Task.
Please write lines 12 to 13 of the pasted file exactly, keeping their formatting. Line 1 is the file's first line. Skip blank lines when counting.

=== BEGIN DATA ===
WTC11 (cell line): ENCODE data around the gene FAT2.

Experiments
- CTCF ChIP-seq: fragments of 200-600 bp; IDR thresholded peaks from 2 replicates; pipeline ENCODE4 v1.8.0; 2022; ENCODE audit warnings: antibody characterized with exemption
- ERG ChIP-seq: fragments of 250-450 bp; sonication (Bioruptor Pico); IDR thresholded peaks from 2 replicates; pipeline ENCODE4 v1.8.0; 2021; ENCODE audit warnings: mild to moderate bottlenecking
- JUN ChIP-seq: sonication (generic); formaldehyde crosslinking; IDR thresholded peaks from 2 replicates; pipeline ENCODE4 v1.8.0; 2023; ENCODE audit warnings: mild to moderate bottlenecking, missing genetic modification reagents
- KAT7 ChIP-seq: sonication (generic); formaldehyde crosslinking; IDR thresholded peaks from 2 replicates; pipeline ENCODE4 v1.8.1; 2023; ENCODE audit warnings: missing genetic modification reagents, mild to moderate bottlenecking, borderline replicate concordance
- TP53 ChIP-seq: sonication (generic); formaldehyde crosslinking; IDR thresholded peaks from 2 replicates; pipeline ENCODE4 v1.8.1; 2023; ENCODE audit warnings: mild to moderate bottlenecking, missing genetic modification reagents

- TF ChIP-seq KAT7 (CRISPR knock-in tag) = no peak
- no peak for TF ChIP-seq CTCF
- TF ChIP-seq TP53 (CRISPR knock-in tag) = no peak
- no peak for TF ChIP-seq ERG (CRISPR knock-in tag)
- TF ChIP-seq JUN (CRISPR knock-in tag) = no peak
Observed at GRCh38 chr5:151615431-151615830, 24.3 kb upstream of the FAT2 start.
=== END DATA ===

- TF ChIP-seq JUN (CRISPR knock-in tag) = no peak
Observed at GRCh38 chr5:151615431-151615830, 24.3 kb upstream of the FAT2 start.